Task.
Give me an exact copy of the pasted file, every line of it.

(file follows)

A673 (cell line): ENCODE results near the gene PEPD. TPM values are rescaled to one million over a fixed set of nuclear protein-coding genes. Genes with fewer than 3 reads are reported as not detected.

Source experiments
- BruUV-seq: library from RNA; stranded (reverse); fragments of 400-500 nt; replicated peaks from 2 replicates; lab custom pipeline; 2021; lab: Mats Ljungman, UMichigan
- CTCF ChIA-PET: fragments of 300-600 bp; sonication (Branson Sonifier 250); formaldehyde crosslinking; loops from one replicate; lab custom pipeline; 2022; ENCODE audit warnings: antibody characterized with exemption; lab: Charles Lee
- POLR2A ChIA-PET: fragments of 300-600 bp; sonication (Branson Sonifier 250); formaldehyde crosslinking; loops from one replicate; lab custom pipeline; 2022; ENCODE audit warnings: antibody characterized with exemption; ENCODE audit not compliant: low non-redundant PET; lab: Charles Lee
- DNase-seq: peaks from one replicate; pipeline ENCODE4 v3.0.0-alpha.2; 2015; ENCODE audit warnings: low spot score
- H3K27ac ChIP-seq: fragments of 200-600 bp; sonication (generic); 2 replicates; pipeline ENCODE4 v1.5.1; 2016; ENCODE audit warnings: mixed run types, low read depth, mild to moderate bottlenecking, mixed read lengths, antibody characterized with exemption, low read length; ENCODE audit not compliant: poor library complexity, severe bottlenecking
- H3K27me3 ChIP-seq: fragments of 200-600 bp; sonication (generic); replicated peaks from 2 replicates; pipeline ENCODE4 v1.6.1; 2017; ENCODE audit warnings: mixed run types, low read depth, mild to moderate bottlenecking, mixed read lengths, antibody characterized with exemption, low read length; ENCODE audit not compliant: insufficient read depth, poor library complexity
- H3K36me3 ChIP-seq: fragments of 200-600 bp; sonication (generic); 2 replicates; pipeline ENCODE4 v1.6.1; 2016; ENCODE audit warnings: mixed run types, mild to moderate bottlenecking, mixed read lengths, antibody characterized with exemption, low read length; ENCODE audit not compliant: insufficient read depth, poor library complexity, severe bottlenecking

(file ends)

A673 (cell line): ENCODE results near the gene PEPD. TPM values are rescaled to one million over a fixed set of nuclear protein-coding genes. Genes with fewer than 3 reads are reported as not detected.

Source experiments
- BruUV-seq: library from RNA; stranded (reverse); fragments of 400-500 nt; replicated peaks from 2 replicates; lab custom pipeline; 2021; lab: Mats Ljungman, UMichigan
- CTCF ChIA-PET: fragments of 300-600 bp; sonication (Branson Sonifier 250); formaldehyde crosslinking; loops from one replicate; lab custom pipeline; 2022; ENCODE audit warnings: antibody characterized with exemption; lab: Charles Lee
- POLR2A ChIA-PET: fragments of 300-600 bp; sonication (Branson Sonifier 250); formaldehyde crosslinking; loops from one replicate; lab custom pipeline; 2022; ENCODE audit warnings: antibody characterized with exemption; ENCODE audit not compliant: low non-redundant PET; lab: Charles Lee
- DNase-seq: peaks from one replicate; pipeline ENCODE4 v3.0.0-alpha.2; 2015; ENCODE audit warnings: low spot score
- H3K27ac ChIP-seq: fragments of 200-600 bp; sonication (generic); 2 replicates; pipeline ENCODE4 v1.5.1; 2016; ENCODE audit warnings: mixed run types, low read depth, mild to moderate bottlenecking, mixed read lengths, antibody characterized with exemption, low read length; ENCODE audit not compliant: poor library complexity, severe bottlenecking
- H3K27me3 ChIP-seq: fragments of 200-600 bp; sonication (generic); replicated peaks from 2 replicates; pipeline ENCODE4 v1.6.1; 2017; ENCODE audit warnings: mixed run types, low read depth, mild to moderate bottlenecking, mixed read lengths, antibody characterized with exemption, low read length; ENCODE audit not compliant: insufficient read depth, poor library complexity
- H3K36me3 ChIP-seq: fragments of 200-600 bp; sonication (generic); 2 replicates; pipeline ENCODE4 v1.6.1; 2016; ENCODE audit warnings: mixed run types, mild to moderate bottlenecking, mixed read lengths, antibody characterized with exemption, low read length; ENCODE audit not compliant: insufficient read depth, poor library complexity, severe bottlenecking